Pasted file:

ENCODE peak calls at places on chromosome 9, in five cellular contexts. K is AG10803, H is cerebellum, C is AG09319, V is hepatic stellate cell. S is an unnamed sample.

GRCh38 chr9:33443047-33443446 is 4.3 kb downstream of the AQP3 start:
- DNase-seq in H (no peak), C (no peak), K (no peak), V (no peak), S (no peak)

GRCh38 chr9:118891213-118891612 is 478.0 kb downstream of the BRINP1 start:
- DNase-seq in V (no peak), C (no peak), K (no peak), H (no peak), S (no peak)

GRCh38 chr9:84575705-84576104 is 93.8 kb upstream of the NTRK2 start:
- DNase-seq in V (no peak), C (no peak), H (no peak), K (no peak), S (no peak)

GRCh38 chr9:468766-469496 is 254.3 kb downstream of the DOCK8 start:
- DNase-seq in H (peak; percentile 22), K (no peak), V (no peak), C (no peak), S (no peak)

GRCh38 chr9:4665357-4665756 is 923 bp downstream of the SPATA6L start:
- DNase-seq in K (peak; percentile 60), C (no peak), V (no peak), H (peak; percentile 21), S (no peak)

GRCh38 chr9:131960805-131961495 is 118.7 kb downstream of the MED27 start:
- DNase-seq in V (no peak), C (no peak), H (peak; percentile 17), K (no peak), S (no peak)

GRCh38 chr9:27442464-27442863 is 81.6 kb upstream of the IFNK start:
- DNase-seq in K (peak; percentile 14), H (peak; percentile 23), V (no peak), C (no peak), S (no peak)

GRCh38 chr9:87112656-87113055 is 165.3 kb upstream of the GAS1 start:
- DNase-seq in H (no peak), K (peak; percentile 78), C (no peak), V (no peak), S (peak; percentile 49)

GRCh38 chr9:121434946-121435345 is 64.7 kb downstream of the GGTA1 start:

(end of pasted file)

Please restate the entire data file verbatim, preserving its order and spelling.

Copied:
ENCODE peak calls at places on chromosome 9, in five cellular contexts. K is AG10803, H is cerebellum, C is AG09319, V is hepatic stellate cell. S is an unnamed sample.

GRCh38 chr9:33443047-33443446 is 4.3 kb downstream of the AQP3 start:
- DNase-seq in H (no peak), C (no peak), K (no peak), V (no peak), S (no peak)

GRCh38 chr9:118891213-118891612 is 478.0 kb downstream of the BRINP1 start:
- DNase-seq in V (no peak), C (no peak), K (no peak), H (no peak), S (no peak)

GRCh38 chr9:84575705-84576104 is 93.8 kb upstream of the NTRK2 start:
- DNase-seq in V (no peak), C (no peak), H (no peak), K (no peak), S (no peak)

GRCh38 chr9:468766-469496 is 254.3 kb downstream of the DOCK8 start:
- DNase-seq in H (peak; percentile 22), K (no peak), V (no peak), C (no peak), S (no peak)

GRCh38 chr9:4665357-4665756 is 923 bp downstream of the SPATA6L start:
- DNase-seq in K (peak; percentile 60), C (no peak), V (no peak), H (peak; percentile 21), S (no peak)

GRCh38 chr9:131960805-131961495 is 118.7 kb downstream of the MED27 start:
- DNase-seq in V (no peak), C (no peak), H (peak; percentile 17), K (no peak), S (no peak)

GRCh38 chr9:27442464-27442863 is 81.6 kb upstream of the IFNK start:
- DNase-seq in K (peak; percentile 14), H (peak; percentile 23), V (no peak), C (no peak), S (no peak)

GRCh38 chr9:87112656-87113055 is 165.3 kb upstream of the GAS1 start:
- DNase-seq in H (no peak), K (peak; percentile 78), C (no peak), V (no peak), S (peak; percentile 49)

GRCh38 chr9:121434946-121435345 is 64.7 kb downstream of the GGTA1 start: